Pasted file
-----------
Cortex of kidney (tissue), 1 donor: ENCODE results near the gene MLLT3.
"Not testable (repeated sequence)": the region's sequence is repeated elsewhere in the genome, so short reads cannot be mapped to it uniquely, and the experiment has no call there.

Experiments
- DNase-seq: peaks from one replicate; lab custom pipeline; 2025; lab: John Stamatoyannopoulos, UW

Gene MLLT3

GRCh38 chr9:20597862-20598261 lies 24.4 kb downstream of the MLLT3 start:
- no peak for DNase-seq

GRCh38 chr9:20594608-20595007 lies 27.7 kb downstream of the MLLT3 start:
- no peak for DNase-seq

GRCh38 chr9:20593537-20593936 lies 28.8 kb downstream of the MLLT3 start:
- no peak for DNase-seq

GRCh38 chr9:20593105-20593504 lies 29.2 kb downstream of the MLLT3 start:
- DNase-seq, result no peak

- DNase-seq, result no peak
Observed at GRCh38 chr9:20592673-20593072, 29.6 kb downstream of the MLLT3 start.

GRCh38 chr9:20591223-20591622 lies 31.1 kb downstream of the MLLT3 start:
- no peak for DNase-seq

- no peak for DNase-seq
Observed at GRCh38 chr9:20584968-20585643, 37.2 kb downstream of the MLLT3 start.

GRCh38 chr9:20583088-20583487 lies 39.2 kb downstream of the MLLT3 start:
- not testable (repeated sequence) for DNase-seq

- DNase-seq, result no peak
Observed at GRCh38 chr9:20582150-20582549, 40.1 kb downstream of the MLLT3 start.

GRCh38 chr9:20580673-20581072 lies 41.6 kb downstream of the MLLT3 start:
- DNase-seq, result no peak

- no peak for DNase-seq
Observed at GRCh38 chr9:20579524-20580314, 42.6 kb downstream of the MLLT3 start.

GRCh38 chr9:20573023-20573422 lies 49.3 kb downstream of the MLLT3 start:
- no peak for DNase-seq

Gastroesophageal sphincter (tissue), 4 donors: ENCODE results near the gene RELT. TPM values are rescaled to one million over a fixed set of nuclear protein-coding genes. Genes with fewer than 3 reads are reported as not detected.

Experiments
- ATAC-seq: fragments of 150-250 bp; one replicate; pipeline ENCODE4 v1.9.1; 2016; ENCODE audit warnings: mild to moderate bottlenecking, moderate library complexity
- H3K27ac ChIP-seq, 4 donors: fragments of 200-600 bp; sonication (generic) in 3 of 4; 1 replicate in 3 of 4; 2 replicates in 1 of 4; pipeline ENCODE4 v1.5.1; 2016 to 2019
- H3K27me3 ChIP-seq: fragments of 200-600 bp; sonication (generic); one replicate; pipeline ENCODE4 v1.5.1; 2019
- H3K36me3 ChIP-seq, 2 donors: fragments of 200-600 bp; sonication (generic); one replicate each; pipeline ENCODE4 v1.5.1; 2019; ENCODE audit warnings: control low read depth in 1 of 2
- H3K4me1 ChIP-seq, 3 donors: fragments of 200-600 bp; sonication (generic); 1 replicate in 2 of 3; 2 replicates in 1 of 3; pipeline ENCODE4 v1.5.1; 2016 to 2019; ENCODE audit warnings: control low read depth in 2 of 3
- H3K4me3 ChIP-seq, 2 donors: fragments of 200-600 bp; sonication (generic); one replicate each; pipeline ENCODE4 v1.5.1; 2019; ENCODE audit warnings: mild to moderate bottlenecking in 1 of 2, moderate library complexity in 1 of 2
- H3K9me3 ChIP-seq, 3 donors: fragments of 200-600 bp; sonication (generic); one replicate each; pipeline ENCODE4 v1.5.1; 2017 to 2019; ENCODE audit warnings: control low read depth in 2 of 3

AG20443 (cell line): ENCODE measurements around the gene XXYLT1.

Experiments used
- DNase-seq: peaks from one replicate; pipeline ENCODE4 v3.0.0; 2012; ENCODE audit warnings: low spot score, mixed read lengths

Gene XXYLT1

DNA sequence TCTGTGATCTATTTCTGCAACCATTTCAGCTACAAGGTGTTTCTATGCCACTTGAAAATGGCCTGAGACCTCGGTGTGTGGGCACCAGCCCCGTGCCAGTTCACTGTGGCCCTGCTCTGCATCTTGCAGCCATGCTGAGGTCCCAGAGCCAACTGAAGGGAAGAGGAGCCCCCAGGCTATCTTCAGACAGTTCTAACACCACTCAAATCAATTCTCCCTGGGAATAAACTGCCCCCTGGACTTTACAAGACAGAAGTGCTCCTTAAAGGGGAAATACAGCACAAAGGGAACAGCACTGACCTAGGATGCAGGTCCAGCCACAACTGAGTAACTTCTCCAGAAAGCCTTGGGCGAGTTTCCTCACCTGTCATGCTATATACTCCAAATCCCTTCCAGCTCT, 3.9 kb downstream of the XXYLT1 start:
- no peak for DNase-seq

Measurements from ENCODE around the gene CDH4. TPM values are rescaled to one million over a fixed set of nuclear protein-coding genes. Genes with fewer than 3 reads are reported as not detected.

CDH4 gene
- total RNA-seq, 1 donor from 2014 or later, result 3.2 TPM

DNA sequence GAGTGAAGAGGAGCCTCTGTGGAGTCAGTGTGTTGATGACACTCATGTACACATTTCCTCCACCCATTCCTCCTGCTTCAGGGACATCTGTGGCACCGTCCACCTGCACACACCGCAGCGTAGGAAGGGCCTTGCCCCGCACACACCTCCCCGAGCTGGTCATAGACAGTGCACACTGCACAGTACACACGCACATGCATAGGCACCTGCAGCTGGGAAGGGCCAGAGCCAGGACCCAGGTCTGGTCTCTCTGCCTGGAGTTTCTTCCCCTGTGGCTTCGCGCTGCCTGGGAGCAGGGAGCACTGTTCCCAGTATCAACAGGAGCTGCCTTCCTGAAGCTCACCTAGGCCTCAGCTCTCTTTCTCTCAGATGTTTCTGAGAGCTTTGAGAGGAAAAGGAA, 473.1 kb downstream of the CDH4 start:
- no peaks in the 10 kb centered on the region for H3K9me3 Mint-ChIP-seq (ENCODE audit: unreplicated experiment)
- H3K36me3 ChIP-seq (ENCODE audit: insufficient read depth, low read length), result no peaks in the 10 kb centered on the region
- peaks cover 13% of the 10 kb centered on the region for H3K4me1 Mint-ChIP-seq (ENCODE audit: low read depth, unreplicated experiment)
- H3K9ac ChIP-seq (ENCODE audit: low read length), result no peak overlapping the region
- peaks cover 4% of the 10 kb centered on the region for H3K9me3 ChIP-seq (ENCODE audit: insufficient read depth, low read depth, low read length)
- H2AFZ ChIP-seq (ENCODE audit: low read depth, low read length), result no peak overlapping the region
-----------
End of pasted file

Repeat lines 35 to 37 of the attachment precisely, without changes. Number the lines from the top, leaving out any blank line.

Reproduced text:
- H3K36me3 ChIP-seq, 2 donors: fragments of 200-600 bp; sonication (generic); one replicate each; pipeline ENCODE4 v1.5.1; 2019; ENCODE audit warnings: control low read depth in 1 of 2
- H3K4me1 ChIP-seq, 3 donors: fragments of 200-600 bp; sonication (generic); 1 replicate in 2 of 3; 2 replicates in 1 of 3; pipeline ENCODE4 v1.5.1; 2016 to 2019; ENCODE audit warnings: control low read depth in 2 of 3
- H3K4me3 ChIP-seq, 2 donors: fragments of 200-600 bp; sonication (generic); one replicate each; pipeline ENCODE4 v1.5.1; 2019; ENCODE audit warnings: mild to moderate bottlenecking in 1 of 2, moderate library complexity in 1 of 2